Maryland Progresses Towards Legalized Adult-Use Cannabis

The Maryland House of Delegates recently passed a bill that would put legalization of adult-use cannabis on the ballot this November. The bill, HB 1, passed 96-34 and is based on a plan first laid out by Maryland House Speaker Adrienne Jones last summer.  If passed by the Maryland Senate, the bill would let voters decide via referendum whether or not to amend the Maryland constitution thereby legalizing adult-use sales. If the referendum passes, then the Maryland legislature would be tasked with working out the details for the legal market during the 2023 legislative session including determining who will get to sell cannabis, how any tax revenue will be spent, and how to ensure that Black communities most impacted by the war on drugs can benefit from the legalization.

In addition, the Maryland House of Delegates passed HB 837, on a 92-37 vote, which is “contingent” on the referendum being approved by voters in November, but would not require any further action by the legislature. Under HB 837, possession of up to 1.5 ounces of cannabis would become a civil offense, with a fine not to exceed $100, effective on January 1, 2023, and then it would cease to be an offense at all on July 1, 2023. HB 837 would also allow for the “sharing” of cannabis, provided both persons are at least 21 years of age and there is no payment, authorize the growing up to two cannabis plants per household, and provide for limited expungements of previous violations for simple possession. However, even if the referendum passes, HB 837 would still prohibit Marylanders from smoking cannabis in public and doing so would be subject to a $50 fine for the first offense and $150 for subsequent offenses.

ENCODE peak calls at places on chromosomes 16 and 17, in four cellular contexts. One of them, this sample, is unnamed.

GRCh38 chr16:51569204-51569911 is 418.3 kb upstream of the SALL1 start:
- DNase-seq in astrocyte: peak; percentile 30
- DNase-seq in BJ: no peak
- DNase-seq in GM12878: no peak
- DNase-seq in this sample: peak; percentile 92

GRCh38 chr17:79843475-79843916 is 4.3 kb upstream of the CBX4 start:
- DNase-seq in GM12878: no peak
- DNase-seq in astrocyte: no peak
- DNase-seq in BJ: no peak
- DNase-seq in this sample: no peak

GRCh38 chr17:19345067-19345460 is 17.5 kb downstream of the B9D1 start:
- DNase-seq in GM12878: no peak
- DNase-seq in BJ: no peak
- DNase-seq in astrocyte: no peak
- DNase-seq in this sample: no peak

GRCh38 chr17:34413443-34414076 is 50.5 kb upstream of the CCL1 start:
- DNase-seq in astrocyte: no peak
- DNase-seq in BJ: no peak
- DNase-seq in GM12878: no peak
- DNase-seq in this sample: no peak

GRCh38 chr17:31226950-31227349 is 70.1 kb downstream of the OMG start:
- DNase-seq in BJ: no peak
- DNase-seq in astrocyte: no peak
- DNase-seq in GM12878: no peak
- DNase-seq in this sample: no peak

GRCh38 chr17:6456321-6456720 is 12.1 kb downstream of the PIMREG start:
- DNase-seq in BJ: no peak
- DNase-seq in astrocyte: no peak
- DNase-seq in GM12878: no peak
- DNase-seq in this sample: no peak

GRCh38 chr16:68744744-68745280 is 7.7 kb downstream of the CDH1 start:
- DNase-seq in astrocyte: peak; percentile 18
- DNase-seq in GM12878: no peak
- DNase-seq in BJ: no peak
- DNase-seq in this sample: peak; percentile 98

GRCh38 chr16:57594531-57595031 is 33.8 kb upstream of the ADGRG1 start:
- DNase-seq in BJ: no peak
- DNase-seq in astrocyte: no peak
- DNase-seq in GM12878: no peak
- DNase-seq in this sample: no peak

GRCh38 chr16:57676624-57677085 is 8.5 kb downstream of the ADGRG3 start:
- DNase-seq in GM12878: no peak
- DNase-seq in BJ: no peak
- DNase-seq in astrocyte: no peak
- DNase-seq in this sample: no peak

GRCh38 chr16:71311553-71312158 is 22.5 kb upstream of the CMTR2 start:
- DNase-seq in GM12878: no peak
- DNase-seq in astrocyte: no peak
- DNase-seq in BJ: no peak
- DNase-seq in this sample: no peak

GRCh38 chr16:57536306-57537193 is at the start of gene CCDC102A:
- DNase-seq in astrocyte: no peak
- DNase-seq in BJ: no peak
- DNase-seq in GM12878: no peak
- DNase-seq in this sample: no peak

Both bills are now headed to the Maryland Senate, but it is not clear that the Senate will agree on how or when to implement legalization. While there already was one bill before the Senate that largely mirrors the House’s, there is another bill that would skip the voter referendum entirely and simply create a regulatory structure for the sale of adult-use cannabis, broadly expunge a range of convictions for cannabis-related crimes, offer additional consideration for licenses for cannabis businesses to minorities or people impacted by the war on drugs, and redistribute 60% of tax revenues from sales to communities with the highest number of cannabis-related arrests.

It appears increasing likely that the legalization of adult-use cannabis is coming to Maryland soon, but there are still a lot of details to sort out.

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